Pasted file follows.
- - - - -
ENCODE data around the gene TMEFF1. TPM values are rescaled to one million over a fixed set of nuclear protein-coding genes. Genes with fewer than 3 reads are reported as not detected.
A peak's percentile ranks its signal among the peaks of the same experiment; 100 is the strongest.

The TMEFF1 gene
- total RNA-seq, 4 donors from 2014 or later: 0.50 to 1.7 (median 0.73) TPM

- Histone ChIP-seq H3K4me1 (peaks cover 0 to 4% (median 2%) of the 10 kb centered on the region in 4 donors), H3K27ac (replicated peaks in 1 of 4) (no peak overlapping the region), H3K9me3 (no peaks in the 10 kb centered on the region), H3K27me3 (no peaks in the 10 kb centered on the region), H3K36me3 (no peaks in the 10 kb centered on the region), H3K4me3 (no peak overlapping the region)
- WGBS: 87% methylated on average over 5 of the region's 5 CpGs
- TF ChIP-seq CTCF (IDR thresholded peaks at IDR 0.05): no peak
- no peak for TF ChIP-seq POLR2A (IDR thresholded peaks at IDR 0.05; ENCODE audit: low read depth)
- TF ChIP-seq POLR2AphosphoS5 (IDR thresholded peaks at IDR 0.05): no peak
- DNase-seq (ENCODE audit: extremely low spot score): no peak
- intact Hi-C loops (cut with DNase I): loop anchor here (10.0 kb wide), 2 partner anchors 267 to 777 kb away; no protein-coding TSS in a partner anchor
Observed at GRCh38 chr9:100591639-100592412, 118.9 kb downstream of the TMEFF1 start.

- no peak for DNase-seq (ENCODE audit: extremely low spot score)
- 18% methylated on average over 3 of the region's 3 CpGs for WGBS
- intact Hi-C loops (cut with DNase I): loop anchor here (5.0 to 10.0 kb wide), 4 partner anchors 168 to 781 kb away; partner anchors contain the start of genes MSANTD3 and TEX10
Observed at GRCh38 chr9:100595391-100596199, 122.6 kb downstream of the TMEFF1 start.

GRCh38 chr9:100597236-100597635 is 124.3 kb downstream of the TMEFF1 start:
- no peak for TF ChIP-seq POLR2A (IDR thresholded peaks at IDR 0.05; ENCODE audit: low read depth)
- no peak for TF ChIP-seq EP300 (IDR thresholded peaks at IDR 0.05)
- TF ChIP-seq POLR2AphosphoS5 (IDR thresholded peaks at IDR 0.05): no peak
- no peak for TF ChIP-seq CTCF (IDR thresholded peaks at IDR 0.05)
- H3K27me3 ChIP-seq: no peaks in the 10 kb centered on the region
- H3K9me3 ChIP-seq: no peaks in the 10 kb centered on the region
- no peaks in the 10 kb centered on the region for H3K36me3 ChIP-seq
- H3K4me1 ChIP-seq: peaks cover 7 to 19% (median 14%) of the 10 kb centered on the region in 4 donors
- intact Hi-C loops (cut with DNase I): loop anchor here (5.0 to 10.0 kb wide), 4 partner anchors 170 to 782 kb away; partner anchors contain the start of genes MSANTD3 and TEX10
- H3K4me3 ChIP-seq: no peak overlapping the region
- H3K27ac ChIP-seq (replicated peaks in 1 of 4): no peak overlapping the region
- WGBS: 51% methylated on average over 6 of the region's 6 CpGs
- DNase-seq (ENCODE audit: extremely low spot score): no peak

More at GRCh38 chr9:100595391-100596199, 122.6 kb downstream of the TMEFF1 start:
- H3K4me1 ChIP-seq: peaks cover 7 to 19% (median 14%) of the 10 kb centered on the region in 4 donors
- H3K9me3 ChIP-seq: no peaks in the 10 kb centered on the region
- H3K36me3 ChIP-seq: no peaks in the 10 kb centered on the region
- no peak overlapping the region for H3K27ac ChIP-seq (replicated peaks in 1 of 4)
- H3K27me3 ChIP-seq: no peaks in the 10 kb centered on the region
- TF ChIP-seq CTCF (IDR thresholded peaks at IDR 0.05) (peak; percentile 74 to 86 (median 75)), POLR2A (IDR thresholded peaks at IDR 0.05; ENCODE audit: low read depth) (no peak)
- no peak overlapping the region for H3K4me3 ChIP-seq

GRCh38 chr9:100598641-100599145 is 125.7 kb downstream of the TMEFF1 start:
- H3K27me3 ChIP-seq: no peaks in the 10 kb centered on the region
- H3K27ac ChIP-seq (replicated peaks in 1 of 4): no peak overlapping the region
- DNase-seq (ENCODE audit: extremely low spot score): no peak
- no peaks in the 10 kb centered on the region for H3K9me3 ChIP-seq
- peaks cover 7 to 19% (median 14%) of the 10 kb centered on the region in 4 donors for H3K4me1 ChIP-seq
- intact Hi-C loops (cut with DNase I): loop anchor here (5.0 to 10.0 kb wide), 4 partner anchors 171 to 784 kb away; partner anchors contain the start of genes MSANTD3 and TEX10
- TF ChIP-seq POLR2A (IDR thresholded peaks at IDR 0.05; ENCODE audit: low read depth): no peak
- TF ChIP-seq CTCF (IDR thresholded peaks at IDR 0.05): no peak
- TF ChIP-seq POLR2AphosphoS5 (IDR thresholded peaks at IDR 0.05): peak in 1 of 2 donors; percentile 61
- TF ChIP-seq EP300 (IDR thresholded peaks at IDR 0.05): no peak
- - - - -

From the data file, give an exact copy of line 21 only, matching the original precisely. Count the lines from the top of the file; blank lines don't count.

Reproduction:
- no peak for TF ChIP-seq CTCF (IDR thresholded peaks at IDR 0.05)